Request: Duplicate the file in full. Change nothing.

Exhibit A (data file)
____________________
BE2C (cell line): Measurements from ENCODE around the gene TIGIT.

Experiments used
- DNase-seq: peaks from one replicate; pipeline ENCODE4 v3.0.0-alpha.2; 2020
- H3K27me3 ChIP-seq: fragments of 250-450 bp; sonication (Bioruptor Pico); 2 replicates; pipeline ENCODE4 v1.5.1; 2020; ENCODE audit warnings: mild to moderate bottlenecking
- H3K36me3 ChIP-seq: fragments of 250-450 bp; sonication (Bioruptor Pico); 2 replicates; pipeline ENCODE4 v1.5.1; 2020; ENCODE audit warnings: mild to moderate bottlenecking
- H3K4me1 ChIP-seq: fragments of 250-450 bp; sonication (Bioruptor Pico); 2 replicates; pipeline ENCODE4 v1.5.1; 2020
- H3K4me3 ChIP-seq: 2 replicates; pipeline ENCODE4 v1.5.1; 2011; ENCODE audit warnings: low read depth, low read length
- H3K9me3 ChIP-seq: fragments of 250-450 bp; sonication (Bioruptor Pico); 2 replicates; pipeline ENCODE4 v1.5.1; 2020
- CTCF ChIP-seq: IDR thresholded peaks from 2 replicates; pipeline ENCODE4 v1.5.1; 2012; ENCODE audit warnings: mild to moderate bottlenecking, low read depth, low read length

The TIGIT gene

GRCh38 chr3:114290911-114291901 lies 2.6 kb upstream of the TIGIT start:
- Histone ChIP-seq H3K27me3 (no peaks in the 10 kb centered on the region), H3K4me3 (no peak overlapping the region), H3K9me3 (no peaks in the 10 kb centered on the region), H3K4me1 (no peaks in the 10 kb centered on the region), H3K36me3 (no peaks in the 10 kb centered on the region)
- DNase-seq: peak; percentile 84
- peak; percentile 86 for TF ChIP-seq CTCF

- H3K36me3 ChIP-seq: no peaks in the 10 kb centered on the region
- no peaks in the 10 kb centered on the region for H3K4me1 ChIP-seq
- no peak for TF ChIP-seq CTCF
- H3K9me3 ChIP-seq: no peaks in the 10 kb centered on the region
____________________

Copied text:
BE2C (cell line): Measurements from ENCODE around the gene TIGIT.

Experiments used
- DNase-seq: peaks from one replicate; pipeline ENCODE4 v3.0.0-alpha.2; 2020
- H3K27me3 ChIP-seq: fragments of 250-450 bp; sonication (Bioruptor Pico); 2 replicates; pipeline ENCODE4 v1.5.1; 2020; ENCODE audit warnings: mild to moderate bottlenecking
- H3K36me3 ChIP-seq: fragments of 250-450 bp; sonication (Bioruptor Pico); 2 replicates; pipeline ENCODE4 v1.5.1; 2020; ENCODE audit warnings: mild to moderate bottlenecking
- H3K4me1 ChIP-seq: fragments of 250-450 bp; sonication (Bioruptor Pico); 2 replicates; pipeline ENCODE4 v1.5.1; 2020
- H3K4me3 ChIP-seq: 2 replicates; pipeline ENCODE4 v1.5.1; 2011; ENCODE audit warnings: low read depth, low read length
- H3K9me3 ChIP-seq: fragments of 250-450 bp; sonication (Bioruptor Pico); 2 replicates; pipeline ENCODE4 v1.5.1; 2020
- CTCF ChIP-seq: IDR thresholded peaks from 2 replicates; pipeline ENCODE4 v1.5.1; 2012; ENCODE audit warnings: mild to moderate bottlenecking, low read depth, low read length

The TIGIT gene

GRCh38 chr3:114290911-114291901 lies 2.6 kb upstream of the TIGIT start:
- Histone ChIP-seq H3K27me3 (no peaks in the 10 kb centered on the region), H3K4me3 (no peak overlapping the region), H3K9me3 (no peaks in the 10 kb centered on the region), H3K4me1 (no peaks in the 10 kb centered on the region), H3K36me3 (no peaks in the 10 kb centered on the region)
- DNase-seq: peak; percentile 84
- peak; percentile 86 for TF ChIP-seq CTCF

- H3K36me3 ChIP-seq: no peaks in the 10 kb centered on the region
- no peaks in the 10 kb centered on the region for H3K4me1 ChIP-seq
- no peak for TF ChIP-seq CTCF
- H3K9me3 ChIP-seq: no peaks in the 10 kb centered on the region